Blondie, Devo to rock Oklahoma City Zoo Amphitheatre

Despite their different styles, Blondie and Devo have known each other since the 1970s.
BY GENE TRIPLETT etriplett@opubco.com Published: September 19, 2012
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Some might see Blondie and Devo as an oddly matched pair on a '70s nostalgia double bill, but Deborah Harry will give you an argument on a couple of points.

For one thing, both bands have released well-received albums of new material in the past two years — Devo's “Something for Everybody” (2010) and Blondie's “Panic of Girls” (2011). And for another, it was never Harry's intention to peddle fond memories when Blondie first reunited in 1999 after a 17-year layoff.

First we tackled the issue of differing styles.

“Well, I know that musically we're quite different, but we came from the same era and we're old friends,” Harry said in a recent telephone interview from Seattle, where Blondie and Devo were about to play the first show on a tour that brings them to the Zoo Amphitheatre on Thursday night.

“We've known each other since the '70s, so it's kind of great. I think that we played with them once before, but not a tour. And I love them. I think they're fantastic. I've always thought that their inventiveness and musicality and their showbiz aspects were just really, really inventive, innovative, and I'm just very thrilled about the tour. I think it's terrific.”

As for the nostalgia thing, Harry admits she worried about that notion when Blondie first got back together.

“For me, yes, that was a reserve,” she said. “I sort of did feel there was a danger in that. Chris (Stein) and I, as writers and being very interested in the world — you know, the day-to-day world — we sort of had to feel involved. And walking down memory lane every day of your life, I just didn't feel very healthy about it. I felt looking forward, to me, is a much healthier way of living.

“And as an artist, incorporating that philosophy, you know, was a sort of a given for me. You know, that I didn't really want to be an oldies band. Even though I'm very proud of the work that we've done and the hits that we've had and the longevity that we've had. It's miraculous, for me personally. It's always surprising to me that we've lasted so long. But you know, I think feeling vital and inventive and keeping your juices flowing, as they say, and capitalizing on ideas and staying awake, you know, and being alive is just so important.”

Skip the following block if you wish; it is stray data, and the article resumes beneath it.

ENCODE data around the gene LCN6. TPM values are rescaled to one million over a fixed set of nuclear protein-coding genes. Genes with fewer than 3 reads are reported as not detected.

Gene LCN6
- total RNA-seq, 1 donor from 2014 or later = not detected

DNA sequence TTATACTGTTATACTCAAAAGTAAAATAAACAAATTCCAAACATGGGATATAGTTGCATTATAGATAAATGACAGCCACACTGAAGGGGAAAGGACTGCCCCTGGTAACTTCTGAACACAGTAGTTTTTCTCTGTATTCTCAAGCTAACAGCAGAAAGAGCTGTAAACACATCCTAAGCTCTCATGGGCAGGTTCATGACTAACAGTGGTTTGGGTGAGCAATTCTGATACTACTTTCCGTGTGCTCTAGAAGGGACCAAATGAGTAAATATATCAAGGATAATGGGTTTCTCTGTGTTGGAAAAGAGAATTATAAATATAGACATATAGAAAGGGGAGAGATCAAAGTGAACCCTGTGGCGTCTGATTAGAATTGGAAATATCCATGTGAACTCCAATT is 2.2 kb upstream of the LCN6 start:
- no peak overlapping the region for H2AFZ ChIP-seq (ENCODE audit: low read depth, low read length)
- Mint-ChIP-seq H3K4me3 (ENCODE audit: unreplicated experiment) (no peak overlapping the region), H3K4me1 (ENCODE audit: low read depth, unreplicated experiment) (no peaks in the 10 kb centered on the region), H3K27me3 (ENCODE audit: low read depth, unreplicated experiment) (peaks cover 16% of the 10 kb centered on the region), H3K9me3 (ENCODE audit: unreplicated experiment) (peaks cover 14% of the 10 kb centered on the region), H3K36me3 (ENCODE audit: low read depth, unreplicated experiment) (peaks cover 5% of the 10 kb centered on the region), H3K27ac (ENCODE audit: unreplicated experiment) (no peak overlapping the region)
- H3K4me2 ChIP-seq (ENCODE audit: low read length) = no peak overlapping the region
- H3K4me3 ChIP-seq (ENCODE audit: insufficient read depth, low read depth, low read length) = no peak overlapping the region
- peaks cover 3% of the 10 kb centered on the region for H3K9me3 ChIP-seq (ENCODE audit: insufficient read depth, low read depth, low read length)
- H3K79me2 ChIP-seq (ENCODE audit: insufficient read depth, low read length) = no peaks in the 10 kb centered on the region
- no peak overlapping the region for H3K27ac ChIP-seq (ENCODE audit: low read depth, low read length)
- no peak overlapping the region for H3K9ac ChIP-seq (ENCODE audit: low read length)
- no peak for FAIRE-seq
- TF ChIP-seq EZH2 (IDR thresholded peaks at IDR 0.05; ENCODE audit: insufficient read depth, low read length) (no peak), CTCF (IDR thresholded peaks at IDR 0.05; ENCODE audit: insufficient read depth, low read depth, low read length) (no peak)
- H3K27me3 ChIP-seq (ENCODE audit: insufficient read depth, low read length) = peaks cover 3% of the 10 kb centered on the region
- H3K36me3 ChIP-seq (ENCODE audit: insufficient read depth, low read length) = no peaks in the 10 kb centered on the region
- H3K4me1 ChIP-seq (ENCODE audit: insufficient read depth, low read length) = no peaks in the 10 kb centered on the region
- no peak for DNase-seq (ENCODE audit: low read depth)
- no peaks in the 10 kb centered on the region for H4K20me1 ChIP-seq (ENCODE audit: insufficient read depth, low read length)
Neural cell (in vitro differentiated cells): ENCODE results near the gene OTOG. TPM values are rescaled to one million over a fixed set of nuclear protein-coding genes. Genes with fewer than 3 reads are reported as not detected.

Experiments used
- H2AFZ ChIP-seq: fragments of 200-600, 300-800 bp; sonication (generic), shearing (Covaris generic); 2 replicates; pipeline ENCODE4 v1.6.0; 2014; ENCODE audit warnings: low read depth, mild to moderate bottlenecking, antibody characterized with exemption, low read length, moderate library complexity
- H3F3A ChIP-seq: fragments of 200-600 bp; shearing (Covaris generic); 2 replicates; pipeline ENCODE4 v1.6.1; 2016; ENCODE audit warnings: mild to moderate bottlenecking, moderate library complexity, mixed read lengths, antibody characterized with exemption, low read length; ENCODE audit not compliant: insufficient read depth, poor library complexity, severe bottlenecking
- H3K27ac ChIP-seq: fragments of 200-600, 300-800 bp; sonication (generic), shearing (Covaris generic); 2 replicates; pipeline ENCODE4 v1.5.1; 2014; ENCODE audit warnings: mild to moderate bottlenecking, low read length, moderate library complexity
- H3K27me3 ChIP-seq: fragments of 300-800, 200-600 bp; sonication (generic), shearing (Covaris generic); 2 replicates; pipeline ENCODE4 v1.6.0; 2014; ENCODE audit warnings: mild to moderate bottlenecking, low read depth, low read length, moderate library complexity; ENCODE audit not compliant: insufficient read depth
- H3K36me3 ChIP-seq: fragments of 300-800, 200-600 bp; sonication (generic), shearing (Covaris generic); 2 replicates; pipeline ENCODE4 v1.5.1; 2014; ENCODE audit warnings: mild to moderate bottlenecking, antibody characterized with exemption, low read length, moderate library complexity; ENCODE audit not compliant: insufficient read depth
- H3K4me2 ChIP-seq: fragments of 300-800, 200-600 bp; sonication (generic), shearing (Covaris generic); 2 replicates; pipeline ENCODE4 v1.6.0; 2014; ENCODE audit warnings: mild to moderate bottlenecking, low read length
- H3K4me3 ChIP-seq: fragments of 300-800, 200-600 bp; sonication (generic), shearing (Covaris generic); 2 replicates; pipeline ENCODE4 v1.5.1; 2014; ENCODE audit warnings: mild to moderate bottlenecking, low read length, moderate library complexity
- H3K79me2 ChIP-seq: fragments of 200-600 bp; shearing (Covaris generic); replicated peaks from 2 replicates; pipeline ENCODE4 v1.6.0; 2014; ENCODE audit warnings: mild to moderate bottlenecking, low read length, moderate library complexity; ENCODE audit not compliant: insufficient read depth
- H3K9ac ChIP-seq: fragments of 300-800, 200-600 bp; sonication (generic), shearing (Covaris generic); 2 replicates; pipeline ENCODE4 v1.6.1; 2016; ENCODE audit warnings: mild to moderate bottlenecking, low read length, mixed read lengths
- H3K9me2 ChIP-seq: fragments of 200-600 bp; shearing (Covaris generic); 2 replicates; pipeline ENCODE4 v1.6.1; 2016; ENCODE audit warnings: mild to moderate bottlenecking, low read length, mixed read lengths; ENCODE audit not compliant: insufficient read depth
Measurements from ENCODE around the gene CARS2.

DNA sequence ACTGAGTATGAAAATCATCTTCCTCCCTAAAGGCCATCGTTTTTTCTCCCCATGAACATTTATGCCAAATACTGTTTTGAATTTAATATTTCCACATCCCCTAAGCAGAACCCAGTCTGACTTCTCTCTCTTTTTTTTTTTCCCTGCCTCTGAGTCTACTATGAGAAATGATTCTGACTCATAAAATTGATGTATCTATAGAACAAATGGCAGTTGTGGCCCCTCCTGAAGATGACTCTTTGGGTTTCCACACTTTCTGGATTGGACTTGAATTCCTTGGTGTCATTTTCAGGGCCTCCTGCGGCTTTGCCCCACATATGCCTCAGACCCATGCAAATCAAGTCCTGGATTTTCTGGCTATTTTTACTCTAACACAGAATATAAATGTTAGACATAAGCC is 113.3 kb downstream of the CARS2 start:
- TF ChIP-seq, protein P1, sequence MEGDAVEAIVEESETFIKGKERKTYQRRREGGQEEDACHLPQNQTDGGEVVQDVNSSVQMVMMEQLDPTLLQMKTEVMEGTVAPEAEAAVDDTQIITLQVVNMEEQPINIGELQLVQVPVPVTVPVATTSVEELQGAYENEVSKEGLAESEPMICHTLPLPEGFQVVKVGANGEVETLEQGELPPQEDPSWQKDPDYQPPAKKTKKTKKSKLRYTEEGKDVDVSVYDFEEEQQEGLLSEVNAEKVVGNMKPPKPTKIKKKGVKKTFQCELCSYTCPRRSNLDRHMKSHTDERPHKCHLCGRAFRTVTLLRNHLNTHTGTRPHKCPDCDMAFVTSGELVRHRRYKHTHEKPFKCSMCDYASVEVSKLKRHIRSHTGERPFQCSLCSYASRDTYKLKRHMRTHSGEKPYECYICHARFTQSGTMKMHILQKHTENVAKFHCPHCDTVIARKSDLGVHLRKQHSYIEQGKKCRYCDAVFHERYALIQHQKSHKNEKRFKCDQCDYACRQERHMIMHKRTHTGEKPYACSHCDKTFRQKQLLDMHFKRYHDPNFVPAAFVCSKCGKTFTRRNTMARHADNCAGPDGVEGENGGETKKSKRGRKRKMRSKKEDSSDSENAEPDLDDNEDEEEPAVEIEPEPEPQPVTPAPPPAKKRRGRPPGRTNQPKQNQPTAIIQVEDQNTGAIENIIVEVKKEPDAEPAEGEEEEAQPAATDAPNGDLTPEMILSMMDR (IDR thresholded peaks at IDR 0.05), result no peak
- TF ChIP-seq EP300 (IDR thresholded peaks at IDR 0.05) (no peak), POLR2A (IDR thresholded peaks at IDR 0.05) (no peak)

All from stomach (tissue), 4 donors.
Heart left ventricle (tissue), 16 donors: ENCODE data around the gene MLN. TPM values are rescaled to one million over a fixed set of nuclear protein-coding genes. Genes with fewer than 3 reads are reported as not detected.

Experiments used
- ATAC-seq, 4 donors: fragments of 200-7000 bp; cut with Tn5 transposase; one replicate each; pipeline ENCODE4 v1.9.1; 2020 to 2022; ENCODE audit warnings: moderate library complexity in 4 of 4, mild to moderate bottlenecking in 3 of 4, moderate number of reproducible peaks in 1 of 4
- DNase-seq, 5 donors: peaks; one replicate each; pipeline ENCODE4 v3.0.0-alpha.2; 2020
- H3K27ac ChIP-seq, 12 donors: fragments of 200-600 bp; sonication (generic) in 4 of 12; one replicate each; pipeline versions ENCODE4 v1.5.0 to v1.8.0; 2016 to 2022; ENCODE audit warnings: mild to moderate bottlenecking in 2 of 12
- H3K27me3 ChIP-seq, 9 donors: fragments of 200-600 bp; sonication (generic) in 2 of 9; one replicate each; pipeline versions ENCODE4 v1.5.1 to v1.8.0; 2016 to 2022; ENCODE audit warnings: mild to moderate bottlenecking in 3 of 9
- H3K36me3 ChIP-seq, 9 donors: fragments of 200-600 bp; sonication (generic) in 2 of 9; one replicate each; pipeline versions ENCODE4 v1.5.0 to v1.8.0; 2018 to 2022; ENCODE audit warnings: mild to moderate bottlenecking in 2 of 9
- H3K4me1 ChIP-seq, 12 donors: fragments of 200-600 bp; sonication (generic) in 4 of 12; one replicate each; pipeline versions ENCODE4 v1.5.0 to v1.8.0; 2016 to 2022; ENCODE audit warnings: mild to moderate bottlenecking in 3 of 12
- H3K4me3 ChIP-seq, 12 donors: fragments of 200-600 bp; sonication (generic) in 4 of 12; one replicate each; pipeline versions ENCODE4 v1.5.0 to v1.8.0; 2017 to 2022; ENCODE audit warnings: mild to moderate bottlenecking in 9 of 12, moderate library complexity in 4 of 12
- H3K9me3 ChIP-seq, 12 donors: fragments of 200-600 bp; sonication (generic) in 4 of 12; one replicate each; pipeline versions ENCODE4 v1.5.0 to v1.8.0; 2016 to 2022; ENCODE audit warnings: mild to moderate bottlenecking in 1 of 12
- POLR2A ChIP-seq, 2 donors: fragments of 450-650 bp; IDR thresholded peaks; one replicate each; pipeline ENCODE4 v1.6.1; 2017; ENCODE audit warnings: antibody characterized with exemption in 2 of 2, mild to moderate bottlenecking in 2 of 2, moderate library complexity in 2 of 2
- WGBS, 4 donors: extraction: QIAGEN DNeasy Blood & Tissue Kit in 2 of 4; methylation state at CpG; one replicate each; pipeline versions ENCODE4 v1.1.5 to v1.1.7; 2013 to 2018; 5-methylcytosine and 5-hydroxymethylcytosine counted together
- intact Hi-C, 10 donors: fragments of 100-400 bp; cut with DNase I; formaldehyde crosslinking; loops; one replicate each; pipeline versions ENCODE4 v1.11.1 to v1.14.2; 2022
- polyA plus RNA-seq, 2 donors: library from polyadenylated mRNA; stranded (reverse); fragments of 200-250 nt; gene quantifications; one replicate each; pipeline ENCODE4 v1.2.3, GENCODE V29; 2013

The Miami, Fla., native has been awake and alive for 67 years now, being raised in Hawthorne, N.J., by adoptive parents, earning an associate of arts degree from Centenary College in Hackettstown, N.J., then venturing to New York City in the late 1960s to work a series of jobs including secretary at the NYC BBC Radio office, waitress at Max's Kansas City, go-go dancer and Playboy Bunny before joining the folk-rock band Wind in the Willows, then a band called The Stilettos where she met Chris Stein, who would eventually become her boyfriend and the guitarist for the band they formed together in 1974 called Blondie — a nickname her bleached tresses had earned for her.

Honing their sound at such storied punk venues as New York's CBGB's, it took a while and a few personnel changes for the band to catch on, finally releasing its self-titled album debut in 1976, which mixed elements of '60s girl-group pop and edgy punk/new-wave attitude to fashion a sound that landed them a major-label deal on Chrysalis. A well-received follow-up called “Plastic Letters” in 1977, and 1978's “Parallel Lines” LP took them to the top of the U.S. charts with the disco-fied hit single “Heart of Glass” and the habit-forming pop-rocker “One Way or Another.”

Blondie's fourth album, “Eat to the Beat,” produced U.K. and U.S. hits such as “Dreaming,” “Union City Blue” and “Atomic,” and Harry's collaboration with German disco producer Giorgio Moroder on “Call Me” for the film “American Gigolo” became one of Blondie's biggest transatlantic smashes.

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